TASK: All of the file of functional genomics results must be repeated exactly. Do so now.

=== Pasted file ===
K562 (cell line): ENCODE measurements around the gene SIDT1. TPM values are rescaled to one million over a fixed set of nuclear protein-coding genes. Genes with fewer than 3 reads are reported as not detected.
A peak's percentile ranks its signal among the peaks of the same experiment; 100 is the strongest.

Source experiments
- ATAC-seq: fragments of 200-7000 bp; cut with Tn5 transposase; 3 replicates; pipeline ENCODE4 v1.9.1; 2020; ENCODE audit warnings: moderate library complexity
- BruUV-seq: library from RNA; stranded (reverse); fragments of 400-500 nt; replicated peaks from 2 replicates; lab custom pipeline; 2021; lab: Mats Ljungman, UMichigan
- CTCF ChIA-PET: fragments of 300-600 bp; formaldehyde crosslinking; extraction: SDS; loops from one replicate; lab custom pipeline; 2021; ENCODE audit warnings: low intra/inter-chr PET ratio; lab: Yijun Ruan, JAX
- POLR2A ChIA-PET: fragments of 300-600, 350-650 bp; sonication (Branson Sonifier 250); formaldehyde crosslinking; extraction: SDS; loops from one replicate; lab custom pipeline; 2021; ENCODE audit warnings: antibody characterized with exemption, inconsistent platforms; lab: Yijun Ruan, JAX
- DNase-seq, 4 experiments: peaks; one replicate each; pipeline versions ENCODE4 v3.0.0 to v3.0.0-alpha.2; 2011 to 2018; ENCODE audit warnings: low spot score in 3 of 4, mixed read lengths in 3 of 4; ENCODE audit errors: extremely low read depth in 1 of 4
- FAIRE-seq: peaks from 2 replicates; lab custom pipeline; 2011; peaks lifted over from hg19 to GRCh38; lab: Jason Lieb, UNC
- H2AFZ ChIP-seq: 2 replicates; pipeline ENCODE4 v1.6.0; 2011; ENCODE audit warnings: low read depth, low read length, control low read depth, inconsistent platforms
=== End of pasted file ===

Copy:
K562 (cell line): ENCODE measurements around the gene SIDT1. TPM values are rescaled to one million over a fixed set of nuclear protein-coding genes. Genes with fewer than 3 reads are reported as not detected.
A peak's percentile ranks its signal among the peaks of the same experiment; 100 is the strongest.

Source experiments
- ATAC-seq: fragments of 200-7000 bp; cut with Tn5 transposase; 3 replicates; pipeline ENCODE4 v1.9.1; 2020; ENCODE audit warnings: moderate library complexity
- BruUV-seq: library from RNA; stranded (reverse); fragments of 400-500 nt; replicated peaks from 2 replicates; lab custom pipeline; 2021; lab: Mats Ljungman, UMichigan
- CTCF ChIA-PET: fragments of 300-600 bp; formaldehyde crosslinking; extraction: SDS; loops from one replicate; lab custom pipeline; 2021; ENCODE audit warnings: low intra/inter-chr PET ratio; lab: Yijun Ruan, JAX
- POLR2A ChIA-PET: fragments of 300-600, 350-650 bp; sonication (Branson Sonifier 250); formaldehyde crosslinking; extraction: SDS; loops from one replicate; lab custom pipeline; 2021; ENCODE audit warnings: antibody characterized with exemption, inconsistent platforms; lab: Yijun Ruan, JAX
- DNase-seq, 4 experiments: peaks; one replicate each; pipeline versions ENCODE4 v3.0.0 to v3.0.0-alpha.2; 2011 to 2018; ENCODE audit warnings: low spot score in 3 of 4, mixed read lengths in 3 of 4; ENCODE audit errors: extremely low read depth in 1 of 4
- FAIRE-seq: peaks from 2 replicates; lab custom pipeline; 2011; peaks lifted over from hg19 to GRCh38; lab: Jason Lieb, UNC
- H2AFZ ChIP-seq: 2 replicates; pipeline ENCODE4 v1.6.0; 2011; ENCODE audit warnings: low read depth, low read length, control low read depth, inconsistent platforms